REVIEW: Temple of Athena – The Prophecy of a Sacred Sun [EP/2017]

Artist: Temple of Athena 

Album: The Prophecy of a Sacred Sun – EP 


You don’t have to have a degree in Greek Mythology or be a historian to know that Athena is the Greek Goddess of Wisdom and War—two seemingly separate and contrary facets of mankind that, now more than ever, are abundant in our daily lives. Often seen in a dichotomy fitting of her representations, she is either relaxed and inviting, extending a soft hand to the observer—or she is clad in iron, armed to the teeth and prepared to rain pain and death down upon her foes. She is cunning, creative and cruel all in one—which makes her namesake the near-perfect choice for Australian deathcore tyrants Temple of Athena. With their breakout EP, The Prophecy of a Sacred Sun (don’t even get started on the sun and ancient lore—you’ll be sitting here all day), Temple of Athena use top-notch production and immaculate songwriting to draw the listener in, such that their soul-smothering slams and brutalizing breakdowns may engulf the listener in total violence. A crafty hybrid of downtempo deathcore devastation and blistering, brutal speed, The Prophecy of a Sacred Sun is a malevolent and murderous listen that lets fly slings and arrows in a fashion fitting Athena herself.  

Not consistently low’n’slow enough to be pigeonholed as “another downtempo band,” yet certainly dreary and dismal enough to thoroughly obliterate the listener, Temple of Athena are a relatively unique act that take everything Australia is known for when it comes to heavy music and mash it all together. The result? The Prophecy of a Sacred Sun, twenty minutes of sheer terror the likes of which could bring any God to their knees. With percussion written primarily by Jessie Borden, the entirety of The Prophecy of a Sacred Sun is a rip-roaring adventure that oscillates from blistering speed driven by lacerating blast beats to sludgy, sinister and slow patterns that hammer nine inch nails into every square inch of the listener’s body. “Rebirth,” as well as the whirlwind opening number, “Abhorrence,” showcases this brilliantly—as Borden’s painstakingly written percussion hammers away without missing a beat. Meanwhile, riffsmiths Jake Schultz, Qadir Sabile and previous member Jesse Drake—accompanied by Borden–absolutely annihilate the fretwork on both bass and guitar throughout the entirety of Temple of Athena’s ruthless display of devastation. “Facilis Descensus Averno” highlights the trio’s penchant for punishing and pissed downtempo aggression, while the two-part “The Prophecy of a Sacred Sun” is a diverse display of their many talents—with the trio riffing, grooving and chugging away until there is precious little left of the listener. Schultz, Sabile and Drake work with Borden and his carefully written percussion to create deathcore that takes a love of old-school aggression and infuse it with low groove and slow, surreptitious downtempo.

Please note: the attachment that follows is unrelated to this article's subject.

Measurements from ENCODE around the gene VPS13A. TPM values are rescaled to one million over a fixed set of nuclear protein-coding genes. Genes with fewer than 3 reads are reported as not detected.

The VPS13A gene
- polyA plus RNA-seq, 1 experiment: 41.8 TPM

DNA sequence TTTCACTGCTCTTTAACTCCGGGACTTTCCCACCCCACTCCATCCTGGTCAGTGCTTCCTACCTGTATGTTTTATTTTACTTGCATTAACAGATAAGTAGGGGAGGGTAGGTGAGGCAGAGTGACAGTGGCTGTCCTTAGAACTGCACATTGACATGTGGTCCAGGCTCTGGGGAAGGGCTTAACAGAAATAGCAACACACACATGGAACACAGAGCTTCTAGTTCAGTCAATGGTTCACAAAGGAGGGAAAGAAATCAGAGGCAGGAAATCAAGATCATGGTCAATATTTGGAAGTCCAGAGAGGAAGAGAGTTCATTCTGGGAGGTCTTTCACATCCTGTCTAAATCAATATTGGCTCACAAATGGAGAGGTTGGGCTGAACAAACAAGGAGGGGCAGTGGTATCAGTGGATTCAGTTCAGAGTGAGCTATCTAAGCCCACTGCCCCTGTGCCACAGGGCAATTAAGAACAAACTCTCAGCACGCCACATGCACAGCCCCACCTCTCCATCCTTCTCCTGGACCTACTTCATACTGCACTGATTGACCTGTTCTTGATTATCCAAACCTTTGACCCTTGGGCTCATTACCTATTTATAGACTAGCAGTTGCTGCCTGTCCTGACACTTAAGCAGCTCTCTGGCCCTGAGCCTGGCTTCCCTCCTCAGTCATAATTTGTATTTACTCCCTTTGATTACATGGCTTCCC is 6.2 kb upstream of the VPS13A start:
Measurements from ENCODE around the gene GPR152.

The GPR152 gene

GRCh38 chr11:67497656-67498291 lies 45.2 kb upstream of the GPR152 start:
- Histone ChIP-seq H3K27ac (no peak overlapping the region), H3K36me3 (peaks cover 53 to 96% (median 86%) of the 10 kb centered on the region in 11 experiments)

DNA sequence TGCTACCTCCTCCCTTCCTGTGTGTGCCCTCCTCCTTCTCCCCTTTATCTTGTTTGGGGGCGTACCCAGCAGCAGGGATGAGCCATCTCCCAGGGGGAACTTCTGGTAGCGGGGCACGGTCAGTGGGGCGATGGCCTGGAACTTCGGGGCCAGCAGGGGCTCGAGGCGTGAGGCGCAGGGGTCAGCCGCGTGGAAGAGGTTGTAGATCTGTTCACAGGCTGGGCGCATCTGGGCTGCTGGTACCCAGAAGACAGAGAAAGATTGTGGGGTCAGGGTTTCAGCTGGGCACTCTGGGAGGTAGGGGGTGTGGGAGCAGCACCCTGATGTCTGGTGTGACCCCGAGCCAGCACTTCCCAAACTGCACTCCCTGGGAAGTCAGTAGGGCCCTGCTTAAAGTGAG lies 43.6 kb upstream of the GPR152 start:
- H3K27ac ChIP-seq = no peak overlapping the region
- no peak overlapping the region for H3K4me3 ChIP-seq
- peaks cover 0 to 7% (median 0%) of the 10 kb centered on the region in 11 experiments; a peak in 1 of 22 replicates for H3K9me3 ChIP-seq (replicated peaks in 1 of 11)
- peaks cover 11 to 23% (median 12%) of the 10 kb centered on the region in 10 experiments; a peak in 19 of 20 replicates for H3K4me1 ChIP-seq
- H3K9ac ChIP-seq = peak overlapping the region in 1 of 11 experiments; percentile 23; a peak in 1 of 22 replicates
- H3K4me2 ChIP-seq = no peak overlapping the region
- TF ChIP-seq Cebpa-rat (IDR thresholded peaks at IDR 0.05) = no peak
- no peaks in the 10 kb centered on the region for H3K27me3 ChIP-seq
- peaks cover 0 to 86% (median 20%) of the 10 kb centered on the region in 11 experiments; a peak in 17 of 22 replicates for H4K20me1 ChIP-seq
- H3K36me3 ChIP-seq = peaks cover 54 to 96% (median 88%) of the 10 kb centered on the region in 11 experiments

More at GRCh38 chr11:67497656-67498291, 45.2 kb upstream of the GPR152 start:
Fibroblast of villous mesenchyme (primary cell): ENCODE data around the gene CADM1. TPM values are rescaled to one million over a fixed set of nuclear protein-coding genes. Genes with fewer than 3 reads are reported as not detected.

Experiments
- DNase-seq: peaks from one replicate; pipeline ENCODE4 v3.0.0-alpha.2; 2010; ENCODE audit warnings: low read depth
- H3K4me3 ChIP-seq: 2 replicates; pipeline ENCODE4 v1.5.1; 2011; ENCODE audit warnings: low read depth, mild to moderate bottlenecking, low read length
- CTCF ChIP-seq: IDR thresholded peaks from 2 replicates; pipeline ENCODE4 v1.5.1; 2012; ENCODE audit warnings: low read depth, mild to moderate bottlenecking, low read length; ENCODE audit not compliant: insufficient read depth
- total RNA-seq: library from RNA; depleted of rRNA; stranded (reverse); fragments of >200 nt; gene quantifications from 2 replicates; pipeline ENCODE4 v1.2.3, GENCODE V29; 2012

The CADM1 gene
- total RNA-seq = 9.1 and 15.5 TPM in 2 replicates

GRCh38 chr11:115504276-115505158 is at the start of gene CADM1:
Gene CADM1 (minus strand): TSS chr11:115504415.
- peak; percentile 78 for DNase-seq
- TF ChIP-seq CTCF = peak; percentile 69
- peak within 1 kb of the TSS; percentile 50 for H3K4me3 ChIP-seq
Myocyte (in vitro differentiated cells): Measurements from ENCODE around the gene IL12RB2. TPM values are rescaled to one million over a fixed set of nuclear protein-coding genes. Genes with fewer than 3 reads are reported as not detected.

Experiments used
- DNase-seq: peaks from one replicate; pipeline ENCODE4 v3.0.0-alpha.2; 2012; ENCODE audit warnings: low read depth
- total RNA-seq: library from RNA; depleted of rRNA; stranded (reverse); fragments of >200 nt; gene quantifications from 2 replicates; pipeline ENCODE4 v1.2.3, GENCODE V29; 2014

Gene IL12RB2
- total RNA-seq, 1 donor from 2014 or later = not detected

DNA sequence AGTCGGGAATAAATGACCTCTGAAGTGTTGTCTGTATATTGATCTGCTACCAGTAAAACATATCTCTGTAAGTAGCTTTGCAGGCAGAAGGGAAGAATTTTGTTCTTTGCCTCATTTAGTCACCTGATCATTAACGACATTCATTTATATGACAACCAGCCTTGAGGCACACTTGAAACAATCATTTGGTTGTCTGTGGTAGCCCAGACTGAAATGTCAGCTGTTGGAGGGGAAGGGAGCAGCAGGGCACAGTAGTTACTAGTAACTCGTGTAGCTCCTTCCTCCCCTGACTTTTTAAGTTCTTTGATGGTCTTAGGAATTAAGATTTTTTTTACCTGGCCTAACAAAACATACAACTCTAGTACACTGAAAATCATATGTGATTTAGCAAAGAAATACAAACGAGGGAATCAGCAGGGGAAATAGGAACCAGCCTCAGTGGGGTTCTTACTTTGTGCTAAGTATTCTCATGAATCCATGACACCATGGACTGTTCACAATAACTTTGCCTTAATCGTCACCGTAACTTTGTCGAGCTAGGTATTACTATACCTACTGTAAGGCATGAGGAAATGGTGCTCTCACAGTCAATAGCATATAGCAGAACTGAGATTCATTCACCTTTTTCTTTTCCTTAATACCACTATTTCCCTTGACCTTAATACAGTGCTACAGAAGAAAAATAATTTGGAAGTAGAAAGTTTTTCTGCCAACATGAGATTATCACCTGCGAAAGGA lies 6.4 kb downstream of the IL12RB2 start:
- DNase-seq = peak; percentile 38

Where Temple of Athena excel at all things visceral and violent, operating in extremes where their instrumentation is concerned, their vocals follow suit—if not more so. Dan Basri is a name you should make a point to carve into your memory—as his name will be internationally known in a matter of months. Temple of Athena’s frontman is talented beyond description, truth be told; this is readily apparent well before the opening track, “Abhorrence” is through. Letting loose with a sprawling array of guttural bellows and grisly low growls that segue sharply into piercing shrieks and sky scraping squeals, Basri’s talent puts him in the same position as Ben Duerr was less than two years ago—just on the brink of exploding into infamy among the heavy music underground. Even on the EP’s closing track, “The Prophecy of a Sacred Sun Pt. II,” where he goes toe-to-toe with A Night in Texas’ Ethan Lucas, Basri’s voice is still immaculate in the most intense and intimidating way one can fathom. Basri’s variety and dynamism allows him to compliment the fastest portions of The Prophecy of a Sacred Sun just as easily as he adds depth and ferocity to the low, lurid breakdowns and moments of hair-raising atmosphere. Basri is poised atop the insidious and immense instrumentation his bandmates provide, set to become the underground’s next big name.  

Temple of Athena stand tall and unshakable—a young band but one with prodigal amounts of promise, talent and punishing heaviness. With megaton breakdowns, sharp leads and ruthless riffs that link together moments of bleak, bitter despair, The Prophecy of a Sacred Sun has a little bit of everything for fans of heavy music ranging from Black Tongue’s terrifying doom influences to AngelMaker’s speed and technicality. A full-bodied listen, Temple of Athena’s EP is likely the fastest 20 minutes the listener will experience all year, as every second is incredible and engaging. No matter what you believe or whatever your heritage, this immense sextet will have you prostrated before the Temple of Athena before the first song has even reached its end.  



For Fans Of: Depths, Black Tongue, Enterprise Earth, Spite, A Night in Texas 

By: Connor Welsh